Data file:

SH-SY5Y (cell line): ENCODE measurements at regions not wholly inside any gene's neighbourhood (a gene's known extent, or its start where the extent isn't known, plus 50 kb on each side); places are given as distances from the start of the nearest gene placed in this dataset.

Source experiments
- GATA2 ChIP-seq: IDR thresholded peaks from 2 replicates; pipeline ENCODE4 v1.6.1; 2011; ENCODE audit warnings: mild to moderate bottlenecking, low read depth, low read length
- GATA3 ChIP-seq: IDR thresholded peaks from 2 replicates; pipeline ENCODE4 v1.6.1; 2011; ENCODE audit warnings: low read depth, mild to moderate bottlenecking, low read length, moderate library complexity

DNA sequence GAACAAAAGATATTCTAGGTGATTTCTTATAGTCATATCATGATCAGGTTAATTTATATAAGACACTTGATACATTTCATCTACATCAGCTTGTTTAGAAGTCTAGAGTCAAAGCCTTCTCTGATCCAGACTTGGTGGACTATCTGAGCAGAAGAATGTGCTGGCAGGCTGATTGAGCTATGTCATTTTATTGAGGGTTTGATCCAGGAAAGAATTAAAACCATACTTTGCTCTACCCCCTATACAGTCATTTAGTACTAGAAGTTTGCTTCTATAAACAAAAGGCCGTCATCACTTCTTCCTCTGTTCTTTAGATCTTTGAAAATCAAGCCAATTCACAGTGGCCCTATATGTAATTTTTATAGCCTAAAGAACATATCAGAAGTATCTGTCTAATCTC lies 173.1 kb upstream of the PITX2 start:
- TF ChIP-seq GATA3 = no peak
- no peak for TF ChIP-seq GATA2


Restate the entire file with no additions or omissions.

SH-SY5Y (cell line): ENCODE measurements at regions not wholly inside any gene's neighbourhood (a gene's known extent, or its start where the extent isn't known, plus 50 kb on each side); places are given as distances from the start of the nearest gene placed in this dataset.

Source experiments
- GATA2 ChIP-seq: IDR thresholded peaks from 2 replicates; pipeline ENCODE4 v1.6.1; 2011; ENCODE audit warnings: mild to moderate bottlenecking, low read depth, low read length
- GATA3 ChIP-seq: IDR thresholded peaks from 2 replicates; pipeline ENCODE4 v1.6.1; 2011; ENCODE audit warnings: low read depth, mild to moderate bottlenecking, low read length, moderate library complexity

DNA sequence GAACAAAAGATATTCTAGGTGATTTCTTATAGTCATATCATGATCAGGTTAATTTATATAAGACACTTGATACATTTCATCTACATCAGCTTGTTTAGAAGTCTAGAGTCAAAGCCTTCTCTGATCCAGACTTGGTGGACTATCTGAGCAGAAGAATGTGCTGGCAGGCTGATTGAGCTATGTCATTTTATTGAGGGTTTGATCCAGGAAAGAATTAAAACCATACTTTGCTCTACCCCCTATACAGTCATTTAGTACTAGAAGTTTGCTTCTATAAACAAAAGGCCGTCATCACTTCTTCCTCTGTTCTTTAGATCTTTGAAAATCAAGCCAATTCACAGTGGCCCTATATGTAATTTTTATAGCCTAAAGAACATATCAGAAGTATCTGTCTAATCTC lies 173.1 kb upstream of the PITX2 start:
- TF ChIP-seq GATA3 = no peak
- no peak for TF ChIP-seq GATA2